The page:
Hacktivist group Anonymous has said it will follow up its recent anti-extradition attacks by targeting GCHQ this weekend
Hacktivist group Anonymous has announced it will continue its attacks on UK government websites this Saturday, this time targeting the Government Communications Headquarters (GCHQ).
An Anonymous member made the announcement on Tuesday night on the @Anon_Central Twitter feed. The planned attack follows a string of denial-of-service actions against British government sites that began two weekends ago and continued over this past weekend.
‘Operation Trial At Home’
The actions are part of Operation Trial At Home, a protest against the UK’s extradition treaties with the United States.
More specifically, the protest supports three Britons facing extradition to the US: Gary McKinnon, who faces hacking charges; retired businessman Christopher Tappin, accused of arms dealing; and student Richard O’Dwyer, who faces trial for copyright infringement.
“#Anonymous #OpTrialAtHome Plan #DDoS on GCHQ on Saturday 21st April at 8pm BST & 3pm EDT,” Anonymous said in a flyer posted on Twitter. “@AnonAteam is asking all Anons to fire lazers at http://ghcq.gov.uk.”
Over the weekend Anonymous successfully interrupted access to Homeoffice.gov.uk and the website of Home Secretary Theresa May, while an attack on MI6’s website appeared to be only partly successful.
Anonymous hackers attempted to carry out a distributed denial of service (DDoS) attack on GCHQ over the weekend but this did not appear to have suceeded. GCHQ said it had fended off an attack but declined to specify what method it had used to do so.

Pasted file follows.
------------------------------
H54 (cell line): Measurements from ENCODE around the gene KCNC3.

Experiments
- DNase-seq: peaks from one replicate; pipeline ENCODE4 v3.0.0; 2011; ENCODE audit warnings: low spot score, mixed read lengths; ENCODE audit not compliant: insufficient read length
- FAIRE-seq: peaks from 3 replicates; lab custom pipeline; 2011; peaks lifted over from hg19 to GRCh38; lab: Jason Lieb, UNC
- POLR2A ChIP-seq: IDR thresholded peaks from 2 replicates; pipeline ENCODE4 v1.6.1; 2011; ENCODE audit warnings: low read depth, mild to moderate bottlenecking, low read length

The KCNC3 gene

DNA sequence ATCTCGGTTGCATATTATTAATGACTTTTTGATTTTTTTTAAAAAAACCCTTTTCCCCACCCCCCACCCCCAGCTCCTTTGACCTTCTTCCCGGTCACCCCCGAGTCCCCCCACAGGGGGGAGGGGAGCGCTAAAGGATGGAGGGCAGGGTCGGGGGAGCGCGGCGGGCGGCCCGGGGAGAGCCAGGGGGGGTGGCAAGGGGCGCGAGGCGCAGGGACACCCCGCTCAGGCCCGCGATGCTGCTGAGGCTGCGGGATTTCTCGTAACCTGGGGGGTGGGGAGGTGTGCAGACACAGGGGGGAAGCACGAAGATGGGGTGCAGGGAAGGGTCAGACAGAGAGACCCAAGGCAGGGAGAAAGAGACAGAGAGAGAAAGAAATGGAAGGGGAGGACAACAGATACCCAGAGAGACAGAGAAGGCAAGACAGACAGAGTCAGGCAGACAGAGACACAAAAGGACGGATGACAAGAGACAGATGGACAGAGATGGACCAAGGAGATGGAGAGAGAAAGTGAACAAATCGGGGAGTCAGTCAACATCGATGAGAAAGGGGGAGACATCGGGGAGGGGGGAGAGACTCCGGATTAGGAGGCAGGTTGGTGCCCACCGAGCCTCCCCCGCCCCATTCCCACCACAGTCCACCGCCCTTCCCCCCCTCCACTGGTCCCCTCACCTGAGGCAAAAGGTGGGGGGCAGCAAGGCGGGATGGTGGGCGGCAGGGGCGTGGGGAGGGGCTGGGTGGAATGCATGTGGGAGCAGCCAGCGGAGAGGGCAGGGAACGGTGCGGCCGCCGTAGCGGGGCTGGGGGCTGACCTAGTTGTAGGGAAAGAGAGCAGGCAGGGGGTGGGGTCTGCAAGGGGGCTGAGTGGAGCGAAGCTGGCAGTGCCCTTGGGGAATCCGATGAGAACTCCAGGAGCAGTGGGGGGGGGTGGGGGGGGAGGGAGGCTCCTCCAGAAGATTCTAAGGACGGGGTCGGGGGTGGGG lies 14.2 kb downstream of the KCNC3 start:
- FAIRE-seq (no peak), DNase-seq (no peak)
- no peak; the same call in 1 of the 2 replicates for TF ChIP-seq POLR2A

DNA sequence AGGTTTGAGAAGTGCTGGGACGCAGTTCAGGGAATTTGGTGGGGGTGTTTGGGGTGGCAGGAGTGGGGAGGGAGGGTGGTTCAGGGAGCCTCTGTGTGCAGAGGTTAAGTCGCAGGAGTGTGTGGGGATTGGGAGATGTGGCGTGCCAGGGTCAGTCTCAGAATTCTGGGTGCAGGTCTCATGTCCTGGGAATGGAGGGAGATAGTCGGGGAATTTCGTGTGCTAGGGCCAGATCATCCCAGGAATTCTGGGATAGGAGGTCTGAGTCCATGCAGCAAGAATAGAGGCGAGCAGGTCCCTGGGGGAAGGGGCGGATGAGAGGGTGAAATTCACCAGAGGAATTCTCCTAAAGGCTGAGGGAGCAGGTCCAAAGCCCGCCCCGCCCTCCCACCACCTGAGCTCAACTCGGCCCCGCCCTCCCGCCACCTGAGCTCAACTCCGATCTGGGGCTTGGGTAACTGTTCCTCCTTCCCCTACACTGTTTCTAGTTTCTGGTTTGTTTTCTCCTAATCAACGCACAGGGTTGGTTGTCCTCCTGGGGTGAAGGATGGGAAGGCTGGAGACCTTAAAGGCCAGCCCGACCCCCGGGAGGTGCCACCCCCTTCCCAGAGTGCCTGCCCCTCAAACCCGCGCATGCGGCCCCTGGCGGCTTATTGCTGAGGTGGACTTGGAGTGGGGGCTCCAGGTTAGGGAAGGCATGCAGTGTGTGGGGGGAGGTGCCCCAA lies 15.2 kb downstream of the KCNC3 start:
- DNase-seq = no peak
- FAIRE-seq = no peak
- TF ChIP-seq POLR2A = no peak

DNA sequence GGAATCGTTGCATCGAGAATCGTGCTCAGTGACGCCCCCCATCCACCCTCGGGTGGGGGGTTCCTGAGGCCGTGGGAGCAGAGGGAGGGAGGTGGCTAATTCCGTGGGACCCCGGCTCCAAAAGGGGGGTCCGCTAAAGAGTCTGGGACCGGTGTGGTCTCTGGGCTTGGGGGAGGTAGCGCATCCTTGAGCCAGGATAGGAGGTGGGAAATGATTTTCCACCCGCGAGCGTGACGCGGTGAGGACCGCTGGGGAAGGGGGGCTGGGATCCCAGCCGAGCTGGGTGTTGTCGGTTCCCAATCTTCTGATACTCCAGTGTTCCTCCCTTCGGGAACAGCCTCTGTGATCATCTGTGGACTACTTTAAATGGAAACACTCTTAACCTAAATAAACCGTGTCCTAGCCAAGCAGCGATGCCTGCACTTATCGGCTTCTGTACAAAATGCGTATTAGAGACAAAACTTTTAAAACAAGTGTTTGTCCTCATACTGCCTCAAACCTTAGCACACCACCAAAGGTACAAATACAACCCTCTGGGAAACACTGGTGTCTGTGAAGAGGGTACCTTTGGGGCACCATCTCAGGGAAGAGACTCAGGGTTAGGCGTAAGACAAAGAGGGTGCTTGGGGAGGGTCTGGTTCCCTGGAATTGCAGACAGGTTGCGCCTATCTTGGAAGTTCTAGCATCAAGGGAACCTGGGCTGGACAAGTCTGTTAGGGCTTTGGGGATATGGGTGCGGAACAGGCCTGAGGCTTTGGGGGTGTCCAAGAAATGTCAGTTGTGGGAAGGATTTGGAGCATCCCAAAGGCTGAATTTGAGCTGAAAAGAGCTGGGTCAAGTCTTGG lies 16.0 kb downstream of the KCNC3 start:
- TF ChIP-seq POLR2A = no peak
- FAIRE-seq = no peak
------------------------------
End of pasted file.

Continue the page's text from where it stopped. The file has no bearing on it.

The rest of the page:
Home Office taken down
DDoS attacks, which overwhelm servers by directing a large volume of traffic at them, can be defeated by techniques such as distributing the load across many servers.
The Home Office said its website has continued to be vulnerable to DDoS hacks, in spite of advance warnings, because the attackers are continually varying their methods.
“DDoS attacks are a difficult problem to tackle. The threat environment is changing constantly, with hacktivists using different tools and techniques to frustrate existing defences,” the Home Office stated.
Anonymous has promised to continue its anti-extradition hacks. “Expect a DDoS every Saturday on the UK government sites,” the group said in a Twitter message earlier this month.
On Monday, Anonymous also claimed responsibility for outages to the websites of the US Central Intelligence Agency (CIA) and Department of Justice (DOJ). A Brazilian hacker using the handle Havittaja said he had orchestrated these attacks “for the lulz” (laughs).
Havittaja also called via Twitter for freedom for “all arrested Anons worldwide”.
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